I found two Luckie papers on alias resolution. The one on MERLIN seems a bit limited as it relies on multicast mrinfo. The one on MIDAR looks promising as it appears to be an improved version of Ally, which uses monotinic IP ID detection to identify interfaces belonging to the same router. I need an estimate of what proportion of aliases are found.
A scamper run was carried out using the same initial port numbers for old < 99% and new 99% MDA. It turned out however from existing data that when running new MDA scamper fails to probe nodes which were found to be load balancers by the old < 99% mode. It is unclear at this stage what might cause this to happen. Some debugging analysis will be necessary to understand this.
A comparison between analyses carried out at different times was carried out, where the varying port bits ran in their original incomplete bit variation mode, and then random intial port values were used as well as bit flipping. The initial mode gave a larger number of null returns. This is an unexpected result. The latter mode gave a larger number of load balancers as might be expected, however it may be necessary to carry out this comparison in the same scamper run.
Further work was carried out on churn analysis to add a more complete range of result categories.
Not a lot of progress this week. Finally worked through and realised what was causing the problem with my write-metadata instruction -- the execution order wasn't what I expected, so packets would be returned to the controller with information about a flow before the write-metadata instruction was executed, which means that it appears like the instruction hasn't been executed. Waiting on a response about how the specification expects things to work.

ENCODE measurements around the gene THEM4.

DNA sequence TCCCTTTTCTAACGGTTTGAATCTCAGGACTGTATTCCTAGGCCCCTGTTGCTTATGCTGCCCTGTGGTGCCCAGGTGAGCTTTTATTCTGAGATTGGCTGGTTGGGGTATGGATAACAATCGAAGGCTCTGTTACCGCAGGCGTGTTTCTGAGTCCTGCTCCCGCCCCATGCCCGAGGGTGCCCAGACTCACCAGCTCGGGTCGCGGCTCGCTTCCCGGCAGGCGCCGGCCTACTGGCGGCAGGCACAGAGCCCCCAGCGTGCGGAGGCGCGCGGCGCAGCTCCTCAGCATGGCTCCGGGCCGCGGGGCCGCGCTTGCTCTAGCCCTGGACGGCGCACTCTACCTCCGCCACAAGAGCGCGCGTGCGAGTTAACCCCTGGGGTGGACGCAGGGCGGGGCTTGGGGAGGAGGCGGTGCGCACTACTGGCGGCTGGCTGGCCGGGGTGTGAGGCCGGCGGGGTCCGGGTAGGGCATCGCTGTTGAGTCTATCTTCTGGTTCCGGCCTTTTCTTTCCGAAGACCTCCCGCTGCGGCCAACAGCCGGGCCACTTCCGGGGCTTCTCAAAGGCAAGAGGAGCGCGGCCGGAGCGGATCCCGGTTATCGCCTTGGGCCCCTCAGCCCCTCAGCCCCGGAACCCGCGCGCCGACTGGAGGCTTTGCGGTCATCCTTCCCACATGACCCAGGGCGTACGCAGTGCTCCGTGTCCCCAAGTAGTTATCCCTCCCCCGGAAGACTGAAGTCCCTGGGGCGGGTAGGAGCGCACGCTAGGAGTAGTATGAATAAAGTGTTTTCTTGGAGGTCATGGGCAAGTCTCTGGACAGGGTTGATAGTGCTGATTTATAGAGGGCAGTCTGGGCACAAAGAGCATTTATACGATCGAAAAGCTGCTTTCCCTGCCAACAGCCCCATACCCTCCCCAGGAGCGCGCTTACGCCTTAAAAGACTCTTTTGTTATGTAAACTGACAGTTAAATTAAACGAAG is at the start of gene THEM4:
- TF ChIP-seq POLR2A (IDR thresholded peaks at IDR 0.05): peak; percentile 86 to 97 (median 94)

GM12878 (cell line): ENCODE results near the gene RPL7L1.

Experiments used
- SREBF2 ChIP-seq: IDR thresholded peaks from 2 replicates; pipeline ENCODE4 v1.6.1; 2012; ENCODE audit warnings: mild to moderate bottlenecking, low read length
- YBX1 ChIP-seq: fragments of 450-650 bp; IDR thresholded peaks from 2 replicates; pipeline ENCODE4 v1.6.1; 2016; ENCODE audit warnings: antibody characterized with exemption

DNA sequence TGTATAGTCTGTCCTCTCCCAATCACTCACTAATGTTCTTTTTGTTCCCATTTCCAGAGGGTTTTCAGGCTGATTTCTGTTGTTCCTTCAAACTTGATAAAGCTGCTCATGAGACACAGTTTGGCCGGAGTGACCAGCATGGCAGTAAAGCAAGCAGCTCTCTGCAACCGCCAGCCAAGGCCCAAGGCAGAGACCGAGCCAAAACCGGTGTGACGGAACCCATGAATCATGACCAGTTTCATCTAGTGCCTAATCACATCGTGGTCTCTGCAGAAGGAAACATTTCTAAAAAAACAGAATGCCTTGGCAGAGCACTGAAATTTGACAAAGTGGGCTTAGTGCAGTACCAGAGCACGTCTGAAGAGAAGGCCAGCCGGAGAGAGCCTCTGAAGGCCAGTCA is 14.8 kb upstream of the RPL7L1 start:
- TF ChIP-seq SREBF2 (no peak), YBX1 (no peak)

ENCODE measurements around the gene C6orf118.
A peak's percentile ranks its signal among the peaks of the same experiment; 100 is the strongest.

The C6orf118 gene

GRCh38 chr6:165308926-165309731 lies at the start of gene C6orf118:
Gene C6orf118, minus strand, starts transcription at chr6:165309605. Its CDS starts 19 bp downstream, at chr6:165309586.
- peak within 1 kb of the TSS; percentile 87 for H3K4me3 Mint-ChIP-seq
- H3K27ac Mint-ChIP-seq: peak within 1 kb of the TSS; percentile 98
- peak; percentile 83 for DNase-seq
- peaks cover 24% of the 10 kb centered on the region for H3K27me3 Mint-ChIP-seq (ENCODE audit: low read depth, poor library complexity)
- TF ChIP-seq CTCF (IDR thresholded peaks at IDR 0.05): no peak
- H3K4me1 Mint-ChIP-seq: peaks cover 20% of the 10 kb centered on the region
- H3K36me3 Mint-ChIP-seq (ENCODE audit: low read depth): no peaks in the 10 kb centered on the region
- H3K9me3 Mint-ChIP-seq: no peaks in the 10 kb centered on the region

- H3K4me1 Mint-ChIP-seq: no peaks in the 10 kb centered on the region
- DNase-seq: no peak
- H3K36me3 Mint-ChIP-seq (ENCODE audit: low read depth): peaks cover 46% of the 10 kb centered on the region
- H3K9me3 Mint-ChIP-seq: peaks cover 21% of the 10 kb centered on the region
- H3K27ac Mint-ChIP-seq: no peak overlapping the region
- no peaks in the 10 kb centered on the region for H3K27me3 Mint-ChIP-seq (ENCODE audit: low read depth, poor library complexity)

Brad and I brought the HP openflow switch back out and I had another crack at getting RouteFlow running on it. Made more progress this time, partially due to improvements in the latest RouteFlow code, and partially because I have a bit more familiarity with Open vSwitch, which was the point of failure last time we tried. Didn't quite get it all up and running, but the basic test environment + GUI seemed to work pretty nicely.
With a bit of tweaking, my smoother modelling process is now producing results just as good, if not better, than what I was getting with the old wavelet-based system. There are still quite a few false positives, which is annoying, but these are almost all situations where there is a traffic spike but I judge it to be too small to qualify as a genuine event.
At this point, we need to stop playing with anomaly detection and start thinking about combining everything into a rough but functional final product.
Spent some time helping Meenakshee get set up and helped out with her 591 proposal. Also worked out a revision plan for the IMC paper and sent it off to our shepherd.
Haven't had a lot of time this week, but managed to make some decent headway into persistence. The SQLite API is quite straightforward (if a little verbose) despite the lack of examples in the documentation. I've written a function to serialize all the headers at once, which I'll use for sending them in one chuck and to store in the database (using a relational table seems like asking for bugs, though I can always change that). I'm halfway through implementing the SQLite access abstraction to store and retrieving frames (which I should easily be able to finish on Monday), then I can just write frames to the database before sending messages. I'll need to put some careful thought and refactoring into connections going down, multiple connections and when to re-send frames. I'm going to need to carefully manage my time in order to have time for at least some useful testing before the conference.